Dr. Koop and What Ails America

A week ago, former surgeon general C. Everett Koop died at the age of 96. I most remember Dr. Koop as the spokesmen for Life Alert, maker of a necklace that helps senior citizens call for help. He was also notable for absolutely rocking the Abe Lincoln/Amish-style beard. But as the country continues to fall victim to manufactured partisan showdowns, the good doctor’s impressive career holds some hopeful lessons.

Dr. Koop was a social conservative who personally opposed abortion and homosexuality. These views led to his appointment as surgeon general by President Regan in 1981. But the doctor, after reviewing the medical facts about abortion, decided that it was a safe procedure. As the New York Times reports, Dr. Koop’s opposition to abortion was rooted in moral reasons, and he did not think his office should be used to promote those beliefs.

The AIDS epidemic was just beginning when Dr. Koop assumed office. Despite the protest of many social conservatives who viewed AIDS as a “gay disease,” he labeled it a “no-fault disease” and argued for the use of condoms as a preventative measure. It’s easy to forget how hostile much of the country was toward homosexuals, and how that hostility fueled the panic about AIDS. As the Washington Post notes in a great piece about Dr. Koop, “Rep. Bill Dannemeyer proposed rounding up gay men and quarantining them on a South Pacific island, sought to criminalize the transmission of HIV and read graphic descriptions of sexual acts into the Congressional Record.” Dr. Koop fought against such bigoted and unscientific views.

Dr. Koop might be best known for his crusade against smoking. The doctor squared off against legislators from tobacco states, many the same social conservatives who opposed his other stances, and made smoking a public health issue. The Times notes that “When Dr. Koop took office, 33 percent of Americans smoked; when he left, the percentage had dropped to 26.”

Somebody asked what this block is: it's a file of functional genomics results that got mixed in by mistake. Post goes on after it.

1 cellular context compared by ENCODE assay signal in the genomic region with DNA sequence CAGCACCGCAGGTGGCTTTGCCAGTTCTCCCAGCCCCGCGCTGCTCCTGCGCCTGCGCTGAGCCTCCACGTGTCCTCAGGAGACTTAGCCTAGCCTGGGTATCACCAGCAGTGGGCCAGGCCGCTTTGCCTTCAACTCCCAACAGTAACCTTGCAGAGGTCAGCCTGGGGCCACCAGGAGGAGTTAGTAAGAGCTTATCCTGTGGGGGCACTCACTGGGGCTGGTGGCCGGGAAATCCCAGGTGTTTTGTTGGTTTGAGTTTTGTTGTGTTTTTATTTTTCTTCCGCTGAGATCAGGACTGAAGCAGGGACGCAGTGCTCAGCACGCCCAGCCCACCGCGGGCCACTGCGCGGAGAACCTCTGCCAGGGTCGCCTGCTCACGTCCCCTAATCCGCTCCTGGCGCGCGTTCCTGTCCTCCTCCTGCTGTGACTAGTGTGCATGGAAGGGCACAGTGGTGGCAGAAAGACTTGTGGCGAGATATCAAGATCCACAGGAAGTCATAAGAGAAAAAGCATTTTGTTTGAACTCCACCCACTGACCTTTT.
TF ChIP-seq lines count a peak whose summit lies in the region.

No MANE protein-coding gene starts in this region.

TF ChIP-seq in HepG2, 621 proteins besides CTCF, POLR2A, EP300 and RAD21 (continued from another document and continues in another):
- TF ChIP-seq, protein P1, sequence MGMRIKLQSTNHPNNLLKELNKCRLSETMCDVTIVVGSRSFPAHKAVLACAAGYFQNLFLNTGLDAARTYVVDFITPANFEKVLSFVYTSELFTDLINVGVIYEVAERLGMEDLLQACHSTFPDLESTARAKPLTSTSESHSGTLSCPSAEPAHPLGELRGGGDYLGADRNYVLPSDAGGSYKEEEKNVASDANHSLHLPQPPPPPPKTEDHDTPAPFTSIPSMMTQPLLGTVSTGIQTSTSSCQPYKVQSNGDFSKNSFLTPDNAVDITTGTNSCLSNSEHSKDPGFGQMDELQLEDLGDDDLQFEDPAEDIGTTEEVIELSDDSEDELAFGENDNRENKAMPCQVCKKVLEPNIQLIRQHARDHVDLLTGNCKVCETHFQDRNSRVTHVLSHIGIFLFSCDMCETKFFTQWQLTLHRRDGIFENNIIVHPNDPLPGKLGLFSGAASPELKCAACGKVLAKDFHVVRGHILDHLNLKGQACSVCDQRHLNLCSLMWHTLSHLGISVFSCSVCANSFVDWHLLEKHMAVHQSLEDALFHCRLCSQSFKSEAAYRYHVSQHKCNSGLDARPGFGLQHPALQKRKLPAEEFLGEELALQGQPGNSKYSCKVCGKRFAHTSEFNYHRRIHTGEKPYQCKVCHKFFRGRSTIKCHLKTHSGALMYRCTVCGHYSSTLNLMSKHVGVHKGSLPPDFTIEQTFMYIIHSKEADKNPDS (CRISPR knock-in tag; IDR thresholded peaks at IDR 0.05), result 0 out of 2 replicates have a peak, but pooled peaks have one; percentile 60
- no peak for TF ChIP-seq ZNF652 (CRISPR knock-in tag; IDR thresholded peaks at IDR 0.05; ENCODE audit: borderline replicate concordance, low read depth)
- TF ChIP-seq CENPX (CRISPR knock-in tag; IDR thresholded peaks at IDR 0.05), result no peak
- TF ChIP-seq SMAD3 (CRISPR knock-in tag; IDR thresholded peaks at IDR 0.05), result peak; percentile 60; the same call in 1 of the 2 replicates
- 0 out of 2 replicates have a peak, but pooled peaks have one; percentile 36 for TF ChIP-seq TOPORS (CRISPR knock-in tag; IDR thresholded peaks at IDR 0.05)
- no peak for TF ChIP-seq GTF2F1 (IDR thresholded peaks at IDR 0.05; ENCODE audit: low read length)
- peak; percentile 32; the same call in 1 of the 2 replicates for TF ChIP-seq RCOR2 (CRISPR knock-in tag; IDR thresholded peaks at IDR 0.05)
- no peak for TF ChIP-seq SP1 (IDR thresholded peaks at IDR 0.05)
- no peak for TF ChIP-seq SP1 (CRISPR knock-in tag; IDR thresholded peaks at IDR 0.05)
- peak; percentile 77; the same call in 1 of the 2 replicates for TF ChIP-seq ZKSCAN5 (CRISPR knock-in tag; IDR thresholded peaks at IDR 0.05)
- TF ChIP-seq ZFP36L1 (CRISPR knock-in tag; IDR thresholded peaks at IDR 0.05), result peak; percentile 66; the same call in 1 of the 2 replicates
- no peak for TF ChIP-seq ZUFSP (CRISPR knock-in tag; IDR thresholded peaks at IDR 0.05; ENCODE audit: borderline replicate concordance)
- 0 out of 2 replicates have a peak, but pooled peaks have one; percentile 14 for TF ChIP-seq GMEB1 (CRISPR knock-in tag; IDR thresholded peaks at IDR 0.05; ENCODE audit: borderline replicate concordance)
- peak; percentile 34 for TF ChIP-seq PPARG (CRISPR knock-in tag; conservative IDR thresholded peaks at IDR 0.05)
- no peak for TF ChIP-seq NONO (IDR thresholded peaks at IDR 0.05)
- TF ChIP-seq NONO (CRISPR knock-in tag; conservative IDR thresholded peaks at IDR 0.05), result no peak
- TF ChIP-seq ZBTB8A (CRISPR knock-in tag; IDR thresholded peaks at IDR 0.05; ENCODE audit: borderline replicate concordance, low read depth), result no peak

It’s easy to dismiss praise of Dr. Koop as mere liberal lionization of a social conservative enemy. But this is unfair to the doctor, especially in light of his personal beliefs. Dr. Koop’s career shows that it is possible to separate personal morality and pragmatic policymaking. It’s impossible to completely divorce policymaking from morality, and I don’t think we should. But Dr. Koop realized that imposing morality through policymaking, especially when faced with populations with urgent needs, is dangerous.

An interesting, modern-day coda comes from Texas, where lawmakers slashed funding for family-planning clinics in 2011 over fears that clinics were affiliated with abortion providers. As the Texas Tribune reports, “Now, amid estimates that the cuts could lead to 24,000 additional 2014-15 births at a cost to taxpayers of $273 million, lawmakers are seeking a way to restore financing without ruffling feathers.” The Texas example shows that it’s easy to cloak policymaking in moral terms, but that policymaking has pragmatic consequences regardless of how it’s justified. I applaud Dr. Koop for choosing to stand for the public health above all, and I hope today’s policymakers can learn from his example.